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Aesops Fables T

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    The Cock and the PearlA cock was once strutting up and down the farmyard among the

    hens when suddenly he espied something shinning amid the straw.Ho! ho! quoth he, thats for me, and soon rooted it out from beneaththe straw. What did it turn out to be but a Pearl that by some chancehad been lost in the yard? You may be a treasure, quoth Master Cock,to men that prize you, but for me I would rather have a single barley-corn than a peck of pearls.

    Precious things are for those that can prize them.

    The Wolf and the LambOnce upon a time a Wolf was lapping at a spring on a hillside, when,

    looking up, what should he see but a Lamb just beginning to drink alittle lower down. Theres my supper, thought he, if only I can findsome excuse to seize it. Then he called out to the Lamb, How dareyou muddle the water from which I am drinking?

    Nay, master, nay, said Lambikin; if the water be muddy up there, Icannot be the cause of it, for it runs down from you to me.

    Well, then, said the Wolf, why did you call me bad names this timelast year?

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    That cannot be, said the Lamb; I am only six months old.I dont care, snarled the Wolf; if it was not you it was your father;

    and with that he rushed upon the poor little Lamb and .WARRA WARRAWARRA WARRA WARRA .ate her all up. But before she died she gaspedout .Any excuse will serve a tyrant.

    The Dog and the ShadowIt happened that a Dog had got a piece of meat and was carrying it

    home in his mouth to eat it in peace. Now on his way home he had tocross a plank lying across a running brook. As he crossed, he lookeddown and saw his own shadow reflected in the water beneath. Thinkingit was another dog with another piece of meat, he made up his mind tohave that also. So he made a snap at the shadow in the water, but ashe opened his mouth the piece of meat fell out, dropped into the waterand was never seen more.

    Beware lest you lose the substance by grasping at the shadow.

    The Lions ShareThe Lion went once a-hunting along with the Fox, the Jackal, and the

    Wolf. They hunted and they hunted till at last they surprised a Stag,and soon took its life. Then came the question how the spoil should bedivided. Quarter me this Stag, roared the Lion; so the other animalsskinned it and cut it into four parts. Then the Lion took his stand infront of the carcass and pronounced judgment: The first quarter is forme in my capacity as King of Beasts; the second is mine as arbiter;another share comes to me for my part in the chase; and as for thefourth quarter, well, as for that, I should like to see which of you willdare to lay a paw upon it.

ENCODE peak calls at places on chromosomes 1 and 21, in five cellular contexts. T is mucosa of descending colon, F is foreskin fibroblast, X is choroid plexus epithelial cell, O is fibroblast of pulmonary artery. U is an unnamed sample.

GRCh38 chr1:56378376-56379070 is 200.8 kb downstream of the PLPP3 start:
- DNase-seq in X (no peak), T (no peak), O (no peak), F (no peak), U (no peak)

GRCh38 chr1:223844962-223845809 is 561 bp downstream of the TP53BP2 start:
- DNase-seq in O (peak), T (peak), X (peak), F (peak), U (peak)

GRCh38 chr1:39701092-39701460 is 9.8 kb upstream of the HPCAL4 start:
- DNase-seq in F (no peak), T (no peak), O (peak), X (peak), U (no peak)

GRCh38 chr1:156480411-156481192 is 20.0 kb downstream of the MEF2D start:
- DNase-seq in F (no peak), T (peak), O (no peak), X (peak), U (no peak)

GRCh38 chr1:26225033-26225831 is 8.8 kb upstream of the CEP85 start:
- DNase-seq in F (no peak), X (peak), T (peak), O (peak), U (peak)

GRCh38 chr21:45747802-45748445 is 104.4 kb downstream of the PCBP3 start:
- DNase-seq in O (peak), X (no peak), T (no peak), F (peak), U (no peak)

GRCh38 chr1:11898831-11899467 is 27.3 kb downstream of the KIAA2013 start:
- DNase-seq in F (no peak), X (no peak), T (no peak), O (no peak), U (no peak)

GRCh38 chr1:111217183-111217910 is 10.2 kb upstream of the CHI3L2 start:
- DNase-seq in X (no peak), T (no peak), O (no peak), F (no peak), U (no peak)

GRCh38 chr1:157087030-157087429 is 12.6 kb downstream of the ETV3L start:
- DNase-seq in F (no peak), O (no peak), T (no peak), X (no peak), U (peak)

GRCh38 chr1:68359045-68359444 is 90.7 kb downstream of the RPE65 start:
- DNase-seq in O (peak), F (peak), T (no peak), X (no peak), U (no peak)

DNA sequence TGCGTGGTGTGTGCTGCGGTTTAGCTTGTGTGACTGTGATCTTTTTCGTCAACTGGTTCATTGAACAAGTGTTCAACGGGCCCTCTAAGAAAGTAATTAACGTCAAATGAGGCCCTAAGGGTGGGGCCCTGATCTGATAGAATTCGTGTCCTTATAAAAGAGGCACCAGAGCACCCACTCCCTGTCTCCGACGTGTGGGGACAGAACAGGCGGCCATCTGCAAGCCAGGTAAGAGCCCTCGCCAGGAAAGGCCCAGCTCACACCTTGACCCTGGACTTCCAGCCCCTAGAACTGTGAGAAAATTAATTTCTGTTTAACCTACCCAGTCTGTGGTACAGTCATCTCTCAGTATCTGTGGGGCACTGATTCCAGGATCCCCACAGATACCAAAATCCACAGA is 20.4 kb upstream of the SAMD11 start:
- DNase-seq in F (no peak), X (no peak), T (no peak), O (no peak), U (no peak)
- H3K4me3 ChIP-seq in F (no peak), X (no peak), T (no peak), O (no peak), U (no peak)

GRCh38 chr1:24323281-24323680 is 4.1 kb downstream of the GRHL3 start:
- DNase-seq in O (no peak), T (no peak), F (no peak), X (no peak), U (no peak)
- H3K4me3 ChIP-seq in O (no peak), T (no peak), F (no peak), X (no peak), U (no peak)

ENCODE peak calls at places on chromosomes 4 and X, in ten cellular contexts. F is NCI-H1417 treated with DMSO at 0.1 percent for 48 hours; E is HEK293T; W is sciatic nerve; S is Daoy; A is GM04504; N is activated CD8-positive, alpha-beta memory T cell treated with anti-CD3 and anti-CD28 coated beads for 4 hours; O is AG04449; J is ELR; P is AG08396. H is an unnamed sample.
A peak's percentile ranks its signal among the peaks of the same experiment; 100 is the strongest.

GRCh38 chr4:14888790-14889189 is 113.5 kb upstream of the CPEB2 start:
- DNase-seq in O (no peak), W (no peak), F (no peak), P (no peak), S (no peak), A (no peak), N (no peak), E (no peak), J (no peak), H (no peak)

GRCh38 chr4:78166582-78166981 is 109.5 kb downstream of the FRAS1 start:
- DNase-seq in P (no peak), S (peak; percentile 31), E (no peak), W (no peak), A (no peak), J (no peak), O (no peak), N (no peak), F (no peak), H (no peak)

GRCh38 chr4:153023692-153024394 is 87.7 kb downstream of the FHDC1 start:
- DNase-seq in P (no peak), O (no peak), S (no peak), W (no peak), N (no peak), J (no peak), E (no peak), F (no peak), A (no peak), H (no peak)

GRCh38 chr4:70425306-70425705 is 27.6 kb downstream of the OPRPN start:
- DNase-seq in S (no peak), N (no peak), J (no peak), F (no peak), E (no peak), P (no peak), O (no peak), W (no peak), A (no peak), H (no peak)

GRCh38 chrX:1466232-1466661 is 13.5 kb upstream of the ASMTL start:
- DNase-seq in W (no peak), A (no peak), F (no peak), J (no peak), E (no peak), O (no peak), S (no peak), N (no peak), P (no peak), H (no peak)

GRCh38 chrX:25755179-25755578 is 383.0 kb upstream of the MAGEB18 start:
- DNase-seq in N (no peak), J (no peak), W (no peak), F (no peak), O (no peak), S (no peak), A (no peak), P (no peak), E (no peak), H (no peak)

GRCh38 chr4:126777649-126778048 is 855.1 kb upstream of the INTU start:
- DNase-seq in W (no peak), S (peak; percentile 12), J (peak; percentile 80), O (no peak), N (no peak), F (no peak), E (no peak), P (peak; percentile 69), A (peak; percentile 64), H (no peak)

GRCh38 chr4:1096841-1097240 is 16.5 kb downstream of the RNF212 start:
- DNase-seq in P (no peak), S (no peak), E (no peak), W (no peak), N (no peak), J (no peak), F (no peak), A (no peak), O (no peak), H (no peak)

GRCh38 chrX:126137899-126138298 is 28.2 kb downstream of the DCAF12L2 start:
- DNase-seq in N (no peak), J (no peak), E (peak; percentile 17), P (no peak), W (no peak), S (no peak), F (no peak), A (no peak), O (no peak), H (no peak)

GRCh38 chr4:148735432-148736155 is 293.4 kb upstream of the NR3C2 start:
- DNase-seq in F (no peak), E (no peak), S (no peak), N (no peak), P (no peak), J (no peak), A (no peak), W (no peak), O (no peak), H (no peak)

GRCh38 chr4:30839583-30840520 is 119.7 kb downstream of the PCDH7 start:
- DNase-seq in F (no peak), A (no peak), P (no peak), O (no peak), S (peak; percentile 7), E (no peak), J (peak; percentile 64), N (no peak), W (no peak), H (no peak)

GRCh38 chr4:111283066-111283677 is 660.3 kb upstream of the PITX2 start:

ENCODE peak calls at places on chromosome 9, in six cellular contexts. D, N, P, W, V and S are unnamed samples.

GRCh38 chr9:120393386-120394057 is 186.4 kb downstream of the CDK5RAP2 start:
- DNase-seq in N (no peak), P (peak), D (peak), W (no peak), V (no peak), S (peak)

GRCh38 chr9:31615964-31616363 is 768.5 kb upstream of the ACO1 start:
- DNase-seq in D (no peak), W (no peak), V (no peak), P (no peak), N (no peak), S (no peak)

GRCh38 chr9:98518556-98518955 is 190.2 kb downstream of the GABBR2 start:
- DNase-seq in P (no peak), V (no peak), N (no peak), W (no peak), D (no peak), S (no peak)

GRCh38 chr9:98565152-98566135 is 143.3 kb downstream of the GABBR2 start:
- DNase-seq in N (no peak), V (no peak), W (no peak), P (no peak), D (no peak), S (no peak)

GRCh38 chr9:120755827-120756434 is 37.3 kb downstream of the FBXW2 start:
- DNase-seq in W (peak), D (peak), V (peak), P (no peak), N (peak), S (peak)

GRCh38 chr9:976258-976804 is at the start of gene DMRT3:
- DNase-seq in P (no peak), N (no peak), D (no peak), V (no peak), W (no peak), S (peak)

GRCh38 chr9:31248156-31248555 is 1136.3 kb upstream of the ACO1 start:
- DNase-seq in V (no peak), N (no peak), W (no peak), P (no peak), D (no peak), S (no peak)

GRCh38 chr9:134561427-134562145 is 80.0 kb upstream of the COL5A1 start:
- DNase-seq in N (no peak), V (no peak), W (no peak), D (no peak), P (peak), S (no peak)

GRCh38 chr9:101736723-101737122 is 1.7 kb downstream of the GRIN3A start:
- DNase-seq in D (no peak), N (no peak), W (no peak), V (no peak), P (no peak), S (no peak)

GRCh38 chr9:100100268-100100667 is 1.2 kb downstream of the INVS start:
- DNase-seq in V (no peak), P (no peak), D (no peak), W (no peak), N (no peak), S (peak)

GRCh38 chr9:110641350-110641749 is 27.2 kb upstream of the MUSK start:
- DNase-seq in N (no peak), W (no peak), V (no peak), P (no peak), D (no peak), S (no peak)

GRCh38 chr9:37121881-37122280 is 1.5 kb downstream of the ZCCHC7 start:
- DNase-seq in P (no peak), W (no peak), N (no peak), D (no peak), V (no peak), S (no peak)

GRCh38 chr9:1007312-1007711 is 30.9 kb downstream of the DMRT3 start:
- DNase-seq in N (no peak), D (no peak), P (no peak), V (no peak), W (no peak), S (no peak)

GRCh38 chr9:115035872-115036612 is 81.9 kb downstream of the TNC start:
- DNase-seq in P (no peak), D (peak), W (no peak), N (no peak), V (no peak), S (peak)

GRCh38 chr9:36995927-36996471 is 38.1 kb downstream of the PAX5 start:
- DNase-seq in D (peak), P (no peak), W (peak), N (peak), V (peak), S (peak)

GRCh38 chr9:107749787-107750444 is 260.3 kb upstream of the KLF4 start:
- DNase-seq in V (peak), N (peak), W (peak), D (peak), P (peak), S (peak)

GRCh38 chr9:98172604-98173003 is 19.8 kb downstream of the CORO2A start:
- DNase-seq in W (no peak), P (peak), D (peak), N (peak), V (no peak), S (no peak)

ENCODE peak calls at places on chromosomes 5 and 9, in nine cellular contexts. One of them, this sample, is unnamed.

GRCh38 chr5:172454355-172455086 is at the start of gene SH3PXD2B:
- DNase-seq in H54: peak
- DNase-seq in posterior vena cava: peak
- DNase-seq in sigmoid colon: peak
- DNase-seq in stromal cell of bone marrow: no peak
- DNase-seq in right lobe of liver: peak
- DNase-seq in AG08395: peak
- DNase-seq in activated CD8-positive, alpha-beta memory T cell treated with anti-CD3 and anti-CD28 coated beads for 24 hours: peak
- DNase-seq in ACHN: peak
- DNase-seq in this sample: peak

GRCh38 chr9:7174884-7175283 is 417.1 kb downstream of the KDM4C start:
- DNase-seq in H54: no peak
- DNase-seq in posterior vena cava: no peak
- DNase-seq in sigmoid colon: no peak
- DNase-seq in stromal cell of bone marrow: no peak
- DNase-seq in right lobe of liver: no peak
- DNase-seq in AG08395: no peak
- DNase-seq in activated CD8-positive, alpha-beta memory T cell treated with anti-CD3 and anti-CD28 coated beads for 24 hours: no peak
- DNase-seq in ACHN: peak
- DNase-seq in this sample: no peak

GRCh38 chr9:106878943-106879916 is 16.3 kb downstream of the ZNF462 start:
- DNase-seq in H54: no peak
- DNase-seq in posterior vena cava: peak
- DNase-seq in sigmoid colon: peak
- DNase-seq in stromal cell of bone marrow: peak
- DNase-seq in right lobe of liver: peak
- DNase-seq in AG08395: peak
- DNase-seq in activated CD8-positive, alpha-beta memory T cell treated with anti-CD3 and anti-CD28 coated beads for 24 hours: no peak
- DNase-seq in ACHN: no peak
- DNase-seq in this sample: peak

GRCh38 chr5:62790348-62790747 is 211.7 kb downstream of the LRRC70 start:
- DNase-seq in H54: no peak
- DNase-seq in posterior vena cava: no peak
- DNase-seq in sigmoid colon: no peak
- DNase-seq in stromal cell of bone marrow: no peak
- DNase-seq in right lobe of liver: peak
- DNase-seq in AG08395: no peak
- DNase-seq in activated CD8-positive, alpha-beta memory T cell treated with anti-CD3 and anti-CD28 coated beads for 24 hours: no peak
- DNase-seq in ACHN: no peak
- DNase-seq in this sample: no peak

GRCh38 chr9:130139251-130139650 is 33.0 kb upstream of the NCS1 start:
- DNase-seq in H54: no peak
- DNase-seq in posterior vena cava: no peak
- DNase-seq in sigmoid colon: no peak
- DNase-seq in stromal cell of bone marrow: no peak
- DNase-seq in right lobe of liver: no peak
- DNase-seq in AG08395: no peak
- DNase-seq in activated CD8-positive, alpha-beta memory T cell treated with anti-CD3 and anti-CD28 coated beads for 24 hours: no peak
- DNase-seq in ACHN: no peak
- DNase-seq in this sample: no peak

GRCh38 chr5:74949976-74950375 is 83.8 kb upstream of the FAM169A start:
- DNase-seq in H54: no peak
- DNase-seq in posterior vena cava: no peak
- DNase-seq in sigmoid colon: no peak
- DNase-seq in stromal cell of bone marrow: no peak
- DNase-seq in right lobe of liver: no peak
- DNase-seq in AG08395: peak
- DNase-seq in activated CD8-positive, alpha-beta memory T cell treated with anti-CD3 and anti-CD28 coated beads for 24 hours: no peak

Humph, grumbled the Fox as he walked away with his tail betweenhis legs; but he spoke in a low growl .You may share the labours of thegreat, but you will not share the spoil.

    The Wolf and the CraneA Wolf had been gorging on an animal he had killed, when suddenly

    a small bone in the meat stuck in his throat and he could not swallowit. He soon felt terrible pain in his throat, and ran up and downgroaning and groaning and seeking for something to relieve the pain.

    He tried to induce every one he met to remove the bone. I would giveanything, said he, if you would take it out. At last the Crane agreedto try, and told the Wolf to lie on his side and open his jaws as wide ashe could. Then the Crane put its long neck down the Wolfs throat, andwith its beak loosened the bone, till at last it got it out.

    Will you kindly give me the reward you promised? said the Crane.The Wolf grinned and showed his teeth and said: Be content. You

    have put your head inside a Wolfs mouth and taken it out again in

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    safety; that ought to be reward enough for you.Gratitude and greed go not together.

    The Man and the SerpentA Countrymans son by accident trod upon a Serpents tail, which

    turned and bit him so that he died. The father in a rage got his axe,and pursuing the Serpent, cut off part of its tail. So the Serpent inrevenge began stinging several of the Farmers cattle and caused himsevere loss. Well, the Farmer thought it best to make it up with theSerpent, and brought food and honey to the mouth of its lair, and saidto it: Lets forget and forgive; perhaps you were right to punish myson, and take vengeance on my cattle, but surely I was right in tryingto revenge him; now that we are both satisfied why should not we befriends again?

    No, no, said the Serpent; take away your gifts; you can neverforget the death of your son, nor I the loss of my tail.

    Injuries may be forgiven, but not forgotten.

    The Town Mouse and the Country MouseNow you must know that a Town Mouse once upon a time went on a